Total Petroleum Hydrocarbons (TPHs) and Polycyclic Aromatic Hydrocarbons (PAHs) Removal in Spent Synthetic-based Drilling Mud Using Organic Fertilizer | Chapter 07 | Emerging Issues in Science and Technology Vol. 2

Treatment and disposal of spent (used) drilling mud have become an important environmental challenge in the oil and gas industry. Total Petroleum Hydrocarbons (TPHs) and Polycyclic Aromatic Hydrocarbons (PAHs) constitute the major contaminants in spent drilling mud. In this study, five spent synthetic-based drilling mud samples were collected from five oil fields in the Niger Delta. Samples collected on day 0 were analyzed for TPHs and PAHs. Concentrations higher than the permissible regulatory limits were recorded. The efficacy of urea fertilizer in the remediation of TPH-and PAH-impacted mud was investigated. Six sub-samples and six control sub-samples were tested bi-weekly for 12 weeks with 20 g, 25 g, and 30 g doses of urea fertilizer per 20 L of spent mud for each of the five samples representing each individual oil field (marked A through E). Removal of TPHs and PAHs with urea fertilizer treatment proved to be fast and efficient. In 6 weeks, with a dose of 1.5 g/L, over 98% removal of TPHs was recorded, and more than 94% of PAHs, and in 12 weeks, more than 99.5% removal was recorded for both. The residual levels of TPHs and PAHs met Department of Petroleum Resources (DPR: Nigeria) and US EPA limits for land disposal. Mathematical models with a goodness of fit (R2) of 0.999, were developed to predict the rate of the degradation processes.

Author(s) Details

Felix Obinduka
Centre for Occupational Health, Safety and Environment, University of Port Harcourt, Nigeria.

Ify L. Nwaogazie
Department of Civil and Environmental Engineering, University of Port Harcourt, Nigeria.

Onyewuchi Akaranta
Centre of Excellence, Centre for Oilfield Chemicals Research, University of Port Harcourt, Port Harcourt, Nigeria.

Gideon O. Abu
Department of Microbiology, University of Port Harcourt, Port Harcourt, Nigeria.

View Book: http://bp.bookpi.org/index.php/bpi/catalog/book/121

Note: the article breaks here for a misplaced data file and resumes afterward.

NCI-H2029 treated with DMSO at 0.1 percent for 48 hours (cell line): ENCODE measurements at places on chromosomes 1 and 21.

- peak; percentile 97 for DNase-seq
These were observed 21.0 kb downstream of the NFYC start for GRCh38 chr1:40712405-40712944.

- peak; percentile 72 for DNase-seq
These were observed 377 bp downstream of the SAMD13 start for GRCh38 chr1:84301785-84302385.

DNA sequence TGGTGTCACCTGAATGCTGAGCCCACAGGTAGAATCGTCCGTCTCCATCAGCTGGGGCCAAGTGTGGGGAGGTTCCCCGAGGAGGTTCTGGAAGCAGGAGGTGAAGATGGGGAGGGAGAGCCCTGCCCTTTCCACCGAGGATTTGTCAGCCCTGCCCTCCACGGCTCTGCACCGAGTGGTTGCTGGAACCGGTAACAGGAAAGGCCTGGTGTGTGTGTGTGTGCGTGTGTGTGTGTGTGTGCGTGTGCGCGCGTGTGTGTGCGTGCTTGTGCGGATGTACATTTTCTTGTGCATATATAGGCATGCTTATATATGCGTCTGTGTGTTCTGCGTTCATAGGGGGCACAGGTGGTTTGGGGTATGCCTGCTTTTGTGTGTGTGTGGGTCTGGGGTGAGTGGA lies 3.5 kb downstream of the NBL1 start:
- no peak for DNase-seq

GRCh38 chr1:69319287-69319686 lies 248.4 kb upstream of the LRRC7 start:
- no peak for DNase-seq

Three Dimensional Velocity Distribution Modelling of Nun River in Nigeria | Chapter 04 | Emerging Issues in Science and Technology Vol. 2

In this study, hydrodynamics and sediment concentration equations of partial differential in 3-dimensions were solved using finite difference methods, the Crank Nicolson procedure to predict both sediment concentration and velocity profile of Nun River. The computer software (EKU2.8) which is a modification of the Navier Stoke’s equations was employed for discretization of Nun River stretch of 2,000 m into 2,245 rectangular meshes and simulation of the river’s flow velocity distribution. The code was validated by using the field water current measurements obtained from a selected stretch of the river. Average predicted velocities of 0.85 m/s, 1.542 m/s and 0m/s compared favorably with 0.8m/s, 1.475 m/s and 0.09m/s obtained from field measurement for upstream, midstream and downstream boundaries. The predicted results have approximate correlation coefficients of 0.96 for velocity distribution using Pearson product-moment method. The model proved very useful in predicting the velocity distribution of Nun River; higher versus lower velocities at inner and outer bends, with resultant effect of erosion and sediment deposition accordingly. The result of this study may be considered an important contribution to the improvement of sediment and erosion risk management.

Author(s) Details

Desmond U. Nwoko
Centre for Occupational Health, Safety and Environment, University of Port Harcourt, Nigeria.

Ify L. Nwaogazie
Department of Civil and Environmental Engineering, University of Port Harcourt, Nigeria.

Charles C. Dike
Centre for Occupational Health, Safety and Environment, University of Port Harcourt, Nigeria.

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Heavy Metals Removal From Spent Synthetic-Based Drilling Mud Using Nano Zero-Valent Iron (nZVI) | Chapter 05 | New Insights on Chemical Research Vol. 1

Management of waste generated from oil and gas activities in the Niger Delta, is a major environmental challenge given that if the spent mud is disposed without proper treatment, the heavy metals will pose a lot of health risks to human through ingestion or inhalation. The heavy metals are also toxic to marine organisms, if disposed into the sea, untreated. Spent synthetic drilling mud is a major waste stream, among its components, are heavy metals. Samples collected on day 0 and biweekly were digested and analysed using the atomic absorption spectrometer (AAS). With nano Zero-Valent Iron, nZVI, concentration of 0.75mg/L of the spent mud, more than 95% removal were recorded for most metals in 6 weeks and over 99% in 12 weeks. The residual heavy metal concentrations met global limits for effluent disposal. Mathematical models with the goodness of fit, R2 of 0.999, were developed to predict the removal process.

Author(s) Details

Dr. Obinduka Felix
Centre for Occupational Health, Safety and Engineering, University of Port-Harcourt, Nigeria.

Prof. Ify L. Nwaogazie
Department of Civil and Environment Engineering, University of Port-Harcourt, Nigeria.

Prof. Onyewuchi Akaranta
Centre of Excellence, Centre for Oilfield Chemicals Research, University of Port Harcourt, Port Harcourt, Nigeria.

Prof. Gideon O. Abu
Department of Microbiology, University of Port Harcourt, Port Harcourt, Nigeria.

View Volume: http://bp.bookpi.org/index.php/bpi/catalog/book/105